[whatwg] Considering a lang- attribute prefix for machine translation and intelligibility
chuck at jumis.com
Wed May 2 12:01:14 PDT 2012
On 5/2/12 11:46 AM, Benjamin Hawkes-Lewis wrote:
> On Wed, May 2, 2012 at 6:59 PM, Charles Pritchard<chuck at jumis.com> wrote:
>>> If you do expect that, have you evaluated the existing mechanisms for
>>> embedding custom data in the page and found them wanting? If so, how?
>> 1. New features won't fix Google Translate bugs with existing
>> features, and it's more efficient for Google to fix Translate than for
>> the community to design, specify, and implement new features.
New features do allow services to coalesce around standards. That's what
the standards are here for.
HTML5 just added a translate attribute.
Span does not in and of itself signify any semantic meaning. Doesn't
that mean that Google Translate is operating correctly?
>> 2, 3, and 4: Given an appropriate vocabulary, existing mechanisms can
>> encode unambiguous meanings, information about how text should be
>> spoken, and phrase and sentence boundaries. Unicode describes
>> character boundaries.
Boris brought up that the concept of letter could use some attention:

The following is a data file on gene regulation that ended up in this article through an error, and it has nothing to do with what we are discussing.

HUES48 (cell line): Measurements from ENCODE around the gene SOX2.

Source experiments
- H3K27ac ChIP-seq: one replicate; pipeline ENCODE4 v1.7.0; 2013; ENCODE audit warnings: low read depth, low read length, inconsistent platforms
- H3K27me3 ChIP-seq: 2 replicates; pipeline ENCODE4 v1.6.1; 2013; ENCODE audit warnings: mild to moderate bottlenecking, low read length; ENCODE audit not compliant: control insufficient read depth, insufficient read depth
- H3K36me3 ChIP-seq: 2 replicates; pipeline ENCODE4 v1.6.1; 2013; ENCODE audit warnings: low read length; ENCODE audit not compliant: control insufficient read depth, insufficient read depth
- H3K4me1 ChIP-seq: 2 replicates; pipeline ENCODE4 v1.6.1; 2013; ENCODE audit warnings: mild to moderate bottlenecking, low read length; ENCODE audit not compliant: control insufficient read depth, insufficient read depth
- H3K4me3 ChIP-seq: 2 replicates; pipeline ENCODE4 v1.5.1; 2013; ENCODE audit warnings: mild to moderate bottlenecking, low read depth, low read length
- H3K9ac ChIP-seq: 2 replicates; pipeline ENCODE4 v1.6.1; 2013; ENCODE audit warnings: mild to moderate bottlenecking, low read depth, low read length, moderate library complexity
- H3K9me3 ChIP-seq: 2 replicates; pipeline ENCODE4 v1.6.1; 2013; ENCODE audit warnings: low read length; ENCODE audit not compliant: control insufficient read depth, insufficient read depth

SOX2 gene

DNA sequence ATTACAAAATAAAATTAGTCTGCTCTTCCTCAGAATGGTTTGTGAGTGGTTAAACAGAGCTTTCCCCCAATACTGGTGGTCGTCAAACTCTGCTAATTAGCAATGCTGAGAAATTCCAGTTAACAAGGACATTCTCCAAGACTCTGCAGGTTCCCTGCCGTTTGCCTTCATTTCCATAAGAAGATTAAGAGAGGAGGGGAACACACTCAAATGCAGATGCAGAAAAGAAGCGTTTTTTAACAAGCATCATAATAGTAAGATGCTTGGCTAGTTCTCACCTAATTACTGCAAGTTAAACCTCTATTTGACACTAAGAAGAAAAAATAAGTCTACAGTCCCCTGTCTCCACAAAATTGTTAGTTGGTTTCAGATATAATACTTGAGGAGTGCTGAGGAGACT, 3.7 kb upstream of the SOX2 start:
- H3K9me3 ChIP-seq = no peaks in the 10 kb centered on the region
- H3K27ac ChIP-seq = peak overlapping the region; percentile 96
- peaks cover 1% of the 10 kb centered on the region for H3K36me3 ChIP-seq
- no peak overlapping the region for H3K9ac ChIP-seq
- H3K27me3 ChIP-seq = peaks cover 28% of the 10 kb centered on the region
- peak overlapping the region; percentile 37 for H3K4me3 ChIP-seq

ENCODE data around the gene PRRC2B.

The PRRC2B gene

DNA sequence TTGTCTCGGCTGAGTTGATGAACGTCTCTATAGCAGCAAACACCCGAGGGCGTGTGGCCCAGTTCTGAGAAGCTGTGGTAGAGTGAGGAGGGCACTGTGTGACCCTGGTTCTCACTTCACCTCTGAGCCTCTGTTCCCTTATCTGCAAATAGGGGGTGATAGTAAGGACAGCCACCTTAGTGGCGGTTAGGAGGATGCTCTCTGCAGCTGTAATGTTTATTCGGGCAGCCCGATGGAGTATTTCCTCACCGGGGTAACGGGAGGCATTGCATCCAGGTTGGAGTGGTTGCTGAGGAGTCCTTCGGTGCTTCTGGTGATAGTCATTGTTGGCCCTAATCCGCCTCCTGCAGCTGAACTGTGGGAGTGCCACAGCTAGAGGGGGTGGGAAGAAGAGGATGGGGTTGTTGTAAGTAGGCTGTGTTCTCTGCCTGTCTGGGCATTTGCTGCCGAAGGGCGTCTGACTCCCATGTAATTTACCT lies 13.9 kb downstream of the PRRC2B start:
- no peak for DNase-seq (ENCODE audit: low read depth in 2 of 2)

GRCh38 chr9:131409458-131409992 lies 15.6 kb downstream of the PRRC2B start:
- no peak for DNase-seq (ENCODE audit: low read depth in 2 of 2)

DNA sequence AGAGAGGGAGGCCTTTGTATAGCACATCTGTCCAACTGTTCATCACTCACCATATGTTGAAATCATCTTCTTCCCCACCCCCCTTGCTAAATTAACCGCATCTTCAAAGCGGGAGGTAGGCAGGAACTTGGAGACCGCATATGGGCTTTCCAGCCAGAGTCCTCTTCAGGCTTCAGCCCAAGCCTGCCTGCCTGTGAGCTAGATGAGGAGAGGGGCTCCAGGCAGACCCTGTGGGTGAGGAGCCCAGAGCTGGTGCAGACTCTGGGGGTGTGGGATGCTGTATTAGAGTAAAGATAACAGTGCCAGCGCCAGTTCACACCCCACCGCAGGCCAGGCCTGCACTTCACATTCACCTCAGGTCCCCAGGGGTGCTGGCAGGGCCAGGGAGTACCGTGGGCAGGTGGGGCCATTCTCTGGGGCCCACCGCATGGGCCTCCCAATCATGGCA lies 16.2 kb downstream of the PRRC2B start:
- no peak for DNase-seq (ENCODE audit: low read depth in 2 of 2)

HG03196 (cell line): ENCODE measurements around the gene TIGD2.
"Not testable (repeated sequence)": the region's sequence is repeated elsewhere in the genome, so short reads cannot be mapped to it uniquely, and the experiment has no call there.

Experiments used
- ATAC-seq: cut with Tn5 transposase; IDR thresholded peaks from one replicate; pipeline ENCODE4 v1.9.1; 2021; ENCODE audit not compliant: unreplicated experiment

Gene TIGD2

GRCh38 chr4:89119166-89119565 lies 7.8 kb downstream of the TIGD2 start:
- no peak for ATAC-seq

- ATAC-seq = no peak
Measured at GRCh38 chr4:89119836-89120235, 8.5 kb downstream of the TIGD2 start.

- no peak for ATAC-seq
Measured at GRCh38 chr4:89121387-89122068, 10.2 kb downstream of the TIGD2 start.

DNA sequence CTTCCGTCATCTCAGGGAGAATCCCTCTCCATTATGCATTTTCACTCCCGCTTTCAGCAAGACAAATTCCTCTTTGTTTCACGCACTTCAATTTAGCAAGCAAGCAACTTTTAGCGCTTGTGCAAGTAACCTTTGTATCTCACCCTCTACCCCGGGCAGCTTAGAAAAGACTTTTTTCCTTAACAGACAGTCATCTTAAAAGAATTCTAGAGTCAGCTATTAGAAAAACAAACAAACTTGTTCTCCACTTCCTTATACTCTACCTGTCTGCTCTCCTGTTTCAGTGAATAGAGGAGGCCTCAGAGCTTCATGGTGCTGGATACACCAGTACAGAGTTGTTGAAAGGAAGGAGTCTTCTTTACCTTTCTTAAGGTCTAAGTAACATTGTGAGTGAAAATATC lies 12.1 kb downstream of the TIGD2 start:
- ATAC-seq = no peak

Yes, we have existing XML mechanisms for text should be spoken.
What existing mechanism do we have for disambiguation?
>> 5. Tab isn't talking about "data-" here, but about all the various
>> mechanisms available to provide custom data for services to consume
>> (e.g. microdata, microformats, RDFa).
Tab asked directly why data- does not work
Yes, we have a lot of microformats, it's true. And RDFa.
They don't seem to be taking flight for these issues, and language
translation seems like a high level issue appropriate for HTML. Again,
look at the translate and lang attributes; those are baked into HTML.
I am approaching the "lang-" proposal as language agnostic, much as
"aria-" is language agnostic.
This seems to be where we are currently:
<img lang="es" translate="no" alt="No" />
With alt having ARIA counterparts.
I'm suggesting a "lang-" with counterparts to translate, language code,
and a vastly enhanced vocabulary, much as ARIA vastly enhanced the UI
vocabulary. I think it could help in the long run.
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